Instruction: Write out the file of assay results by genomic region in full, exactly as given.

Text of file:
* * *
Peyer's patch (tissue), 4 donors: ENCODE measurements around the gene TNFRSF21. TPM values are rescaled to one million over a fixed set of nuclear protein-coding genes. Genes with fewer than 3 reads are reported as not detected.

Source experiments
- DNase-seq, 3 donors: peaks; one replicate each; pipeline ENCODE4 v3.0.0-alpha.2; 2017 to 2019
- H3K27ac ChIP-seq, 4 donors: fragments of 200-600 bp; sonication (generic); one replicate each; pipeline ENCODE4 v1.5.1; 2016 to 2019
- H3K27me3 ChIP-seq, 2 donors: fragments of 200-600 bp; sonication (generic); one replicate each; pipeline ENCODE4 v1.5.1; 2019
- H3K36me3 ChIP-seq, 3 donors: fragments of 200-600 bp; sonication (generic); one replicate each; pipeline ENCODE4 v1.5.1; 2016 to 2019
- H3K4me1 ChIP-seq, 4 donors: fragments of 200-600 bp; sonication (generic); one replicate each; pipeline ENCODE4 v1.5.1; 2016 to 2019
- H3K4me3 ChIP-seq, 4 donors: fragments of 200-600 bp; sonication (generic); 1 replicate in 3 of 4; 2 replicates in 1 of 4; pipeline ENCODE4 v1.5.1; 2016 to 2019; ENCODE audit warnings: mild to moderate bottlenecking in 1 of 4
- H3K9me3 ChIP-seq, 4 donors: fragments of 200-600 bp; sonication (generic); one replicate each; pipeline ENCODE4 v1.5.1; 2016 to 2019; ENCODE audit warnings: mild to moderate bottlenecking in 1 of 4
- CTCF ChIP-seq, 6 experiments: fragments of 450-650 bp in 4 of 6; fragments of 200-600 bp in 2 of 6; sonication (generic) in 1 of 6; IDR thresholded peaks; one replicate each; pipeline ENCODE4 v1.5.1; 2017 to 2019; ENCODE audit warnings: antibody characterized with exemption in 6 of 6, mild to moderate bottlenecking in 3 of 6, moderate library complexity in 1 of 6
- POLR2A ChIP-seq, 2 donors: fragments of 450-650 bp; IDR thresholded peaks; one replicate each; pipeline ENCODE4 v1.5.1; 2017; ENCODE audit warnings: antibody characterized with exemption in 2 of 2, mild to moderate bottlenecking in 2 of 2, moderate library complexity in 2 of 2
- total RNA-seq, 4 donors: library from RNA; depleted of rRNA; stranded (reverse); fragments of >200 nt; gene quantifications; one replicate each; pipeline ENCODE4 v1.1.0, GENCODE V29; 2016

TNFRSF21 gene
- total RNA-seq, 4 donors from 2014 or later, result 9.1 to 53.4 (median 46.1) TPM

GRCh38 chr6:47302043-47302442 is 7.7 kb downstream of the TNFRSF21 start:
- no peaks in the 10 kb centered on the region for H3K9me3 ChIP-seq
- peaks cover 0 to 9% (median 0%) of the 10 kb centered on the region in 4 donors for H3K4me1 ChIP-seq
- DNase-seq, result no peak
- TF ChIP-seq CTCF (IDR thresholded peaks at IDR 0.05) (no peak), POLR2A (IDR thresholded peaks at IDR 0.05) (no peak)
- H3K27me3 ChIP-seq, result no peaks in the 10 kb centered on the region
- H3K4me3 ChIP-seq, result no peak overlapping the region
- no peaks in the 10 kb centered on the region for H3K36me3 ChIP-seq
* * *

Peyer's patch (tissue), 4 donors: ENCODE measurements around the gene TNFRSF21. TPM values are rescaled to one million over a fixed set of nuclear protein-coding genes. Genes with fewer than 3 reads are reported as not detected.

Source experiments
- DNase-seq, 3 donors: peaks; one replicate each; pipeline ENCODE4 v3.0.0-alpha.2; 2017 to 2019
- H3K27ac ChIP-seq, 4 donors: fragments of 200-600 bp; sonication (generic); one replicate each; pipeline ENCODE4 v1.5.1; 2016 to 2019
- H3K27me3 ChIP-seq, 2 donors: fragments of 200-600 bp; sonication (generic); one replicate each; pipeline ENCODE4 v1.5.1; 2019
- H3K36me3 ChIP-seq, 3 donors: fragments of 200-600 bp; sonication (generic); one replicate each; pipeline ENCODE4 v1.5.1; 2016 to 2019
- H3K4me1 ChIP-seq, 4 donors: fragments of 200-600 bp; sonication (generic); one replicate each; pipeline ENCODE4 v1.5.1; 2016 to 2019
- H3K4me3 ChIP-seq, 4 donors: fragments of 200-600 bp; sonication (generic); 1 replicate in 3 of 4; 2 replicates in 1 of 4; pipeline ENCODE4 v1.5.1; 2016 to 2019; ENCODE audit warnings: mild to moderate bottlenecking in 1 of 4
- H3K9me3 ChIP-seq, 4 donors: fragments of 200-600 bp; sonication (generic); one replicate each; pipeline ENCODE4 v1.5.1; 2016 to 2019; ENCODE audit warnings: mild to moderate bottlenecking in 1 of 4
- CTCF ChIP-seq, 6 experiments: fragments of 450-650 bp in 4 of 6; fragments of 200-600 bp in 2 of 6; sonication (generic) in 1 of 6; IDR thresholded peaks; one replicate each; pipeline ENCODE4 v1.5.1; 2017 to 2019; ENCODE audit warnings: antibody characterized with exemption in 6 of 6, mild to moderate bottlenecking in 3 of 6, moderate library complexity in 1 of 6
- POLR2A ChIP-seq, 2 donors: fragments of 450-650 bp; IDR thresholded peaks; one replicate each; pipeline ENCODE4 v1.5.1; 2017; ENCODE audit warnings: antibody characterized with exemption in 2 of 2, mild to moderate bottlenecking in 2 of 2, moderate library complexity in 2 of 2
- total RNA-seq, 4 donors: library from RNA; depleted of rRNA; stranded (reverse); fragments of >200 nt; gene quantifications; one replicate each; pipeline ENCODE4 v1.1.0, GENCODE V29; 2016

TNFRSF21 gene
- total RNA-seq, 4 donors from 2014 or later, result 9.1 to 53.4 (median 46.1) TPM

GRCh38 chr6:47302043-47302442 is 7.7 kb downstream of the TNFRSF21 start:
- no peaks in the 10 kb centered on the region for H3K9me3 ChIP-seq
- peaks cover 0 to 9% (median 0%) of the 10 kb centered on the region in 4 donors for H3K4me1 ChIP-seq
- DNase-seq, result no peak
- TF ChIP-seq CTCF (IDR thresholded peaks at IDR 0.05) (no peak), POLR2A (IDR thresholded peaks at IDR 0.05) (no peak)
- H3K27me3 ChIP-seq, result no peaks in the 10 kb centered on the region
- H3K4me3 ChIP-seq, result no peak overlapping the region
- no peaks in the 10 kb centered on the region for H3K36me3 ChIP-seq